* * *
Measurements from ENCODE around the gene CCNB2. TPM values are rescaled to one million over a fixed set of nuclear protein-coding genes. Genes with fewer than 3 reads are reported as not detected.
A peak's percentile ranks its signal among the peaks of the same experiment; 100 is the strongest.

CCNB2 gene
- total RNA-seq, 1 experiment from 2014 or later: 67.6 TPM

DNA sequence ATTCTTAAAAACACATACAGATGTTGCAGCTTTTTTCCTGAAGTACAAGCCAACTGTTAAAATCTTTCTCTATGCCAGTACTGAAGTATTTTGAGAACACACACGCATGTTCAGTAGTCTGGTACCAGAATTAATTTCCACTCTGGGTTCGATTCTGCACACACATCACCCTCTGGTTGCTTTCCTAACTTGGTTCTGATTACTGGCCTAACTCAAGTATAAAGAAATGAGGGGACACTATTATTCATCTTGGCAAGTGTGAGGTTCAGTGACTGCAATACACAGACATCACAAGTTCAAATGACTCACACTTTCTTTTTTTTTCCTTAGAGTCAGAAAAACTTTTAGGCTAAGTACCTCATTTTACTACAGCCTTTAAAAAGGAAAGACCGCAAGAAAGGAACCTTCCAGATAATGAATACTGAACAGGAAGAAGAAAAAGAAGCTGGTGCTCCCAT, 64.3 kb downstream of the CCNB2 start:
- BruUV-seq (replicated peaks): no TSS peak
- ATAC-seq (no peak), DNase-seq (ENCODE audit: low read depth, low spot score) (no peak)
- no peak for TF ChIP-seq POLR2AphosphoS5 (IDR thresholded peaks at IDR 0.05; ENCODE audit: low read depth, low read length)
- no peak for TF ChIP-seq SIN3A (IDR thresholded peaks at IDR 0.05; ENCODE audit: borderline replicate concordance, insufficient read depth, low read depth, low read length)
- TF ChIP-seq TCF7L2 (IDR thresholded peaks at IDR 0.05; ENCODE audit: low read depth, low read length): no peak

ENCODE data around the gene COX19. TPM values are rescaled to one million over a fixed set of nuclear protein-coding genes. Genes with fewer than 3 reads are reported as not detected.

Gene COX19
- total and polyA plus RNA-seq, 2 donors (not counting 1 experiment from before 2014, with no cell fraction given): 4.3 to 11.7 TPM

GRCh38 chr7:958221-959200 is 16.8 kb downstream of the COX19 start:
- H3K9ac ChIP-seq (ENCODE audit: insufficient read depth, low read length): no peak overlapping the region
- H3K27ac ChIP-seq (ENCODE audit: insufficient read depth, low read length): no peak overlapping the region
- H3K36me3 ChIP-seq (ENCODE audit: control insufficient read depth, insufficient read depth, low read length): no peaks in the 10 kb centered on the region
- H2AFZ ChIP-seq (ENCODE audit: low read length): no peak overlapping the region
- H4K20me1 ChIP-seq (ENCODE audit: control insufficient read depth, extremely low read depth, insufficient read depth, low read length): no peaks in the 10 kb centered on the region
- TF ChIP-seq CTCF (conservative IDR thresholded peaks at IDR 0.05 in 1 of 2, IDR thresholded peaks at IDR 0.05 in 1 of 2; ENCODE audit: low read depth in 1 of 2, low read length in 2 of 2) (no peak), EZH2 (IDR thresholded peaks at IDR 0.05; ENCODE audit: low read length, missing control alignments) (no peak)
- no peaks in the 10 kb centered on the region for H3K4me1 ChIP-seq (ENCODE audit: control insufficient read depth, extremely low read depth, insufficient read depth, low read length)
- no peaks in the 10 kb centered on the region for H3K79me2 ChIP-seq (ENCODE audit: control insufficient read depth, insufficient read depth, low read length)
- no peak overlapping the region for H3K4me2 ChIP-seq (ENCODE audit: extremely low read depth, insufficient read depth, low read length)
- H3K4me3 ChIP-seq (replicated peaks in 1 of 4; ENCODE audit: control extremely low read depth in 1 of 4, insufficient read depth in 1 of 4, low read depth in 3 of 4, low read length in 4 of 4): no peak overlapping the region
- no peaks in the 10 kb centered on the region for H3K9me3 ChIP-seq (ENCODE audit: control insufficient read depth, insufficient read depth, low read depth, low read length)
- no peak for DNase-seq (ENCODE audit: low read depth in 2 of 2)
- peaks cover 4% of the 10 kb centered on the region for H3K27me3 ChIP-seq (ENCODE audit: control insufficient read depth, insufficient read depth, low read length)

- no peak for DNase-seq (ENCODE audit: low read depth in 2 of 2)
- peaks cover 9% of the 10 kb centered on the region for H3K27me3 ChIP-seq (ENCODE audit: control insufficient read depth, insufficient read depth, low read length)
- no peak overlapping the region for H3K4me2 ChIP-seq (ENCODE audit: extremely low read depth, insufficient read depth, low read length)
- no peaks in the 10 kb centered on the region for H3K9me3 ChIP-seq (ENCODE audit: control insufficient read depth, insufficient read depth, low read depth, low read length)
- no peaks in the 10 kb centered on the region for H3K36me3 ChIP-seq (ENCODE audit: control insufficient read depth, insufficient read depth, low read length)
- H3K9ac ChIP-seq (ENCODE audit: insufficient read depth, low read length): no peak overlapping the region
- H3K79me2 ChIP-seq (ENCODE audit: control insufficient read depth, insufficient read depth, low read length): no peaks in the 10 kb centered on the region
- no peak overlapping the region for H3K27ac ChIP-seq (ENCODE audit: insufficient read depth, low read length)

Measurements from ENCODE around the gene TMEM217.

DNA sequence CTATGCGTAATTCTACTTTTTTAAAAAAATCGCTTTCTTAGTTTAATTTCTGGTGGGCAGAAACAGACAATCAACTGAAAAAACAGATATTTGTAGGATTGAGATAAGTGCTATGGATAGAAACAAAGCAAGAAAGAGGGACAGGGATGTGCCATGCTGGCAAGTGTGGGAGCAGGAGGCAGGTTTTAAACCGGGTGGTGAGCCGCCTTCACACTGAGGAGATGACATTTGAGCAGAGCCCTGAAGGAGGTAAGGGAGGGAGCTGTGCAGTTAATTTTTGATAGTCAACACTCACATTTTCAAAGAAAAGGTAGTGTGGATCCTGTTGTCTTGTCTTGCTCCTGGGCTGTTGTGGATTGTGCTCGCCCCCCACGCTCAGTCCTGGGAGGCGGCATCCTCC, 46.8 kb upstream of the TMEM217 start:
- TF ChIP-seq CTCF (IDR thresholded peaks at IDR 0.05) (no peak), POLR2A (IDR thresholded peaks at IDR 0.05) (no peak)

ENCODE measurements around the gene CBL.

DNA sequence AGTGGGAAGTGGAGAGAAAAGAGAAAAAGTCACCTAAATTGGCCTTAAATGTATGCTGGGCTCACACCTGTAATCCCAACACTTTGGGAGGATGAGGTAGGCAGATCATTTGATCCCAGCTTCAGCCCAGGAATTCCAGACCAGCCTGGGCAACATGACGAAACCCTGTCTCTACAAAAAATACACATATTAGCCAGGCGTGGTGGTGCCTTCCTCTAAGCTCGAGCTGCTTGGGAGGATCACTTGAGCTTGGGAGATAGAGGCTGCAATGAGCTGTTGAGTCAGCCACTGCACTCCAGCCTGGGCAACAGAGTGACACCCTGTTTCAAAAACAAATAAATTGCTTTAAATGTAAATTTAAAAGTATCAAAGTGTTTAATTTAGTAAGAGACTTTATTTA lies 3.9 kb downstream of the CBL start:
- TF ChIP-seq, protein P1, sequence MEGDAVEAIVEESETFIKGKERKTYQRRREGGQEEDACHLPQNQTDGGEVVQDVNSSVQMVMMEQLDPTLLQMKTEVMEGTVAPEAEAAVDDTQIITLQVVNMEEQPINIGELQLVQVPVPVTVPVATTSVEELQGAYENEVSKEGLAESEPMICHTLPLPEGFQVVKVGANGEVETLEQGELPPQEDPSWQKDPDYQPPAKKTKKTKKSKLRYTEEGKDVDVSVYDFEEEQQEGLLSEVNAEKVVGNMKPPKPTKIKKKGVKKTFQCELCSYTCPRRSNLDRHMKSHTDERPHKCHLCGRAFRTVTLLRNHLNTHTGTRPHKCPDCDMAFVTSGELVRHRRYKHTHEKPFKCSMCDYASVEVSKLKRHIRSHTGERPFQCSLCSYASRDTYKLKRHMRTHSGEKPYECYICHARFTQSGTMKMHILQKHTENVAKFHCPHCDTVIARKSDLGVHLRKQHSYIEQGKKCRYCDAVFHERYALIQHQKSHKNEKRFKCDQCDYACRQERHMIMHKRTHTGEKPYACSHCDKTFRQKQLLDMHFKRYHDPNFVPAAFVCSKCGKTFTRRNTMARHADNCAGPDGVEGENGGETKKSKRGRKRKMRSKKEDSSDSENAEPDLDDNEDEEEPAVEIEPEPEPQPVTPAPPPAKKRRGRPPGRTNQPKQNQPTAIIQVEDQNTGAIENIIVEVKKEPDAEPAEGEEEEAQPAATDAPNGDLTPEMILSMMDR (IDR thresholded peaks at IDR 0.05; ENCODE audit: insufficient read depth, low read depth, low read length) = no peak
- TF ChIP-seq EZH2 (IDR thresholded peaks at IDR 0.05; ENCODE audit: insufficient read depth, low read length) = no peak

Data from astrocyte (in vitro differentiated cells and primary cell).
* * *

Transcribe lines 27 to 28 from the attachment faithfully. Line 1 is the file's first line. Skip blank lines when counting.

- peaks cover 4% of the 10 kb centered on the region for H3K27me3 ChIP-seq (ENCODE audit: control insufficient read depth, insufficient read depth, low read length)

- no peak for DNase-seq (ENCODE audit: low read depth in 2 of 2)